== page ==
The blade felt so right in my hands, but I was also glad for the spar against the dwarves, because the fomor pulled a hammer from what I suspected was thin air.
Had I not practiced against one, I wouldn’t have been able to avoid the blow he aimed for my skull, but then my blade darted past his guard and got him in the stomach.
Not a fatal blow, but it slowed him down. “Grah,” he managed.
“This is too easy,” I told him.
He pulled away, and I saw he was already healing. Rapidly. “For me!”
I really did need cold iron, and I didn’t have any, but…then I knew. I backed down the stairs, narrowly missing him.
“Running away, godling?”
I didn’t answer him. Because now Angrboda was behind me. I let her pass. “Keep him busy. I have an idea.”
I did, too. Angrboda swung her axe towards him. Knowing it wouldn’t have any more success (and pretty sure my sword was actually complaining about it), I ran out. The mother and child were out of view. The outside of…yes. Not his house, but the one next door had barred windows. Theft prevention. With Asgardian strength I pulled one of the bars free and smiled.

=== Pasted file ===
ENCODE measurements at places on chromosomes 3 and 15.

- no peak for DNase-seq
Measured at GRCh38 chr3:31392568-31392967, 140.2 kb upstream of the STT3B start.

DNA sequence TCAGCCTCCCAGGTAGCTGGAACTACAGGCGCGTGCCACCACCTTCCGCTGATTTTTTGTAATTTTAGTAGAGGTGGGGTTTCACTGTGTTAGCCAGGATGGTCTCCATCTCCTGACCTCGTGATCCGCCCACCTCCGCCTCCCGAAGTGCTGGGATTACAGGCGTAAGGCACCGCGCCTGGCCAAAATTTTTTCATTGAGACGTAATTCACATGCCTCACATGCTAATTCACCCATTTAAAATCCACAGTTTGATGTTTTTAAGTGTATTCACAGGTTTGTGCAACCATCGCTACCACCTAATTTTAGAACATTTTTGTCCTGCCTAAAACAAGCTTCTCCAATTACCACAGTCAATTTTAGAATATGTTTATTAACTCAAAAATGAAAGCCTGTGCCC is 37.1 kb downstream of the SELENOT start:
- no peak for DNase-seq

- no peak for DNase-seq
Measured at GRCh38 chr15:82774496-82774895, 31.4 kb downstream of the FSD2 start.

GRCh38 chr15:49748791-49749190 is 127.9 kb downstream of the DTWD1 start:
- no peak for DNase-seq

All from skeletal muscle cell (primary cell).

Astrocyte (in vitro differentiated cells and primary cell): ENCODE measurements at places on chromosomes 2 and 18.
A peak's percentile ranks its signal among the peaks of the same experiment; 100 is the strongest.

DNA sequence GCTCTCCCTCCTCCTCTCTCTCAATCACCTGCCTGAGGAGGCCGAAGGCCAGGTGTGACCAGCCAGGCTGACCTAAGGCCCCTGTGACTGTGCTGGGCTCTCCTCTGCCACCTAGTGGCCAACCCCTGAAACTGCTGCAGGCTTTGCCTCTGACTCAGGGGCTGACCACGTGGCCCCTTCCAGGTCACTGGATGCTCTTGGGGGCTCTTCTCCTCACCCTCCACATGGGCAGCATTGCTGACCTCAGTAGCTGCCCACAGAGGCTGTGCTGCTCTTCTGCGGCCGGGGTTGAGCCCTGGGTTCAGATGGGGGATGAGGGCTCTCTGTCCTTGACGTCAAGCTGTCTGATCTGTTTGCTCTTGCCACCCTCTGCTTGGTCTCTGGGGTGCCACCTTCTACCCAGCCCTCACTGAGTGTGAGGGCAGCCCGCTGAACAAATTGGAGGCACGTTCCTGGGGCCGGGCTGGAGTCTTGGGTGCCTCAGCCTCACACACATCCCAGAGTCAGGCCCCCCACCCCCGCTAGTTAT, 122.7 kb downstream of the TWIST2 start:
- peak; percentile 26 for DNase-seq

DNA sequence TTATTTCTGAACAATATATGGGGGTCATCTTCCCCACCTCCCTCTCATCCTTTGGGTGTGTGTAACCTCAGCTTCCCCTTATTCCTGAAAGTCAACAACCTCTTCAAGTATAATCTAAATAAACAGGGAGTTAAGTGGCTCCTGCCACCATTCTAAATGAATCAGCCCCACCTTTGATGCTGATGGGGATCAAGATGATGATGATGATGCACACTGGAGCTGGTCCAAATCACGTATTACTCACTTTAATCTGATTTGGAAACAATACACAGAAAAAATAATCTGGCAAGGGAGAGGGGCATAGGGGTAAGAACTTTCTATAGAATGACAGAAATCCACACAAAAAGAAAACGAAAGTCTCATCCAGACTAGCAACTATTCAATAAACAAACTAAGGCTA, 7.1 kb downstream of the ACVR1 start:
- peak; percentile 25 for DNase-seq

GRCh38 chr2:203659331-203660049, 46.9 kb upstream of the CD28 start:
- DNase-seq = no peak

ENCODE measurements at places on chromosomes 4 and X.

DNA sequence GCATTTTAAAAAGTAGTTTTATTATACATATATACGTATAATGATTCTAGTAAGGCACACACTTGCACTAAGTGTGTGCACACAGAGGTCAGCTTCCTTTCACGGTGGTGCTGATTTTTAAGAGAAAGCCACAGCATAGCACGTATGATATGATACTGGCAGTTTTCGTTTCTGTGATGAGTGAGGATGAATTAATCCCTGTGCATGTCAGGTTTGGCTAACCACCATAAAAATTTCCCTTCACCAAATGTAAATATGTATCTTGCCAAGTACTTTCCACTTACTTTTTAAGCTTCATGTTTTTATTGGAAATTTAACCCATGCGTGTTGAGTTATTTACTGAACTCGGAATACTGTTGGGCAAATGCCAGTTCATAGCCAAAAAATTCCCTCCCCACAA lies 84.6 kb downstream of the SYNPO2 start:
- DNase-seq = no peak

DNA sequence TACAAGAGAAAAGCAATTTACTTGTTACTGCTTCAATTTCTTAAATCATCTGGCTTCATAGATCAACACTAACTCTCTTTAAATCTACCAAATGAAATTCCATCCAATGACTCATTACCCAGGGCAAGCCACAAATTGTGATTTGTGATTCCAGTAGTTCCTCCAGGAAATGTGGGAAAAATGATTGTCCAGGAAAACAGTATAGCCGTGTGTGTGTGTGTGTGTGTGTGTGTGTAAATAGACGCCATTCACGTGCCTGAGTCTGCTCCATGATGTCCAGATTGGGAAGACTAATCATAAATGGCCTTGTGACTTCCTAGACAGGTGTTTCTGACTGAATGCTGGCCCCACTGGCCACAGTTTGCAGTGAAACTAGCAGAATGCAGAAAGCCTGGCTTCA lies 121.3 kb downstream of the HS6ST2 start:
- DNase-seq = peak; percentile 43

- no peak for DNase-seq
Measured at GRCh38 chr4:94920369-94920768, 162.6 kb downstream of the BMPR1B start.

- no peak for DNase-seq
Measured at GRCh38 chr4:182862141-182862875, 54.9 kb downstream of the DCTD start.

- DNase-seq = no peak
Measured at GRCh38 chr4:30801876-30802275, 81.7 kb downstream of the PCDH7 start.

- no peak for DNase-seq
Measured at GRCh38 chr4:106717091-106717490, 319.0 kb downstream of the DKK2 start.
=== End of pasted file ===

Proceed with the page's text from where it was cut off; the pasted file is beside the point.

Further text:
It would probably work. And it was sharp from the way I’d twisted it free.
I turned around to see him toss Angrboda into the street. From the way she landed, I knew she’d let him do it. As he came charging out, I charged in from the side.
He brought his hammer down on my sword. It didn’t, of course, damage the blade, but it nearly knocked it out of my hand…
…which didn’t matter as I thrust the iron rod into his side. He coughed, choked, gave a small surprised sound and then dissipated into a foul stench.
“Aha. I should have thought of that.”
“You just forgot window bars on Midgaard are made of cold iron,” I accused.
She laughed. “I did indeed. I thought they were steel, and that we’d have to beat him into submission until he fled.”
I looked at the bar. It didn’t have any blood on it, but it smelled bad now. Oh well. I tossed it back under where it came from. “And the kid?”
“Oh, he was beating both of them. Another good reason to take him out.”
“As long as the kid’s okay.” I hoped she hadn’t developed any kind of twisted love for her stepfather. It seemed everyone around had daddy issues.
Mine were at least somewhat amusing.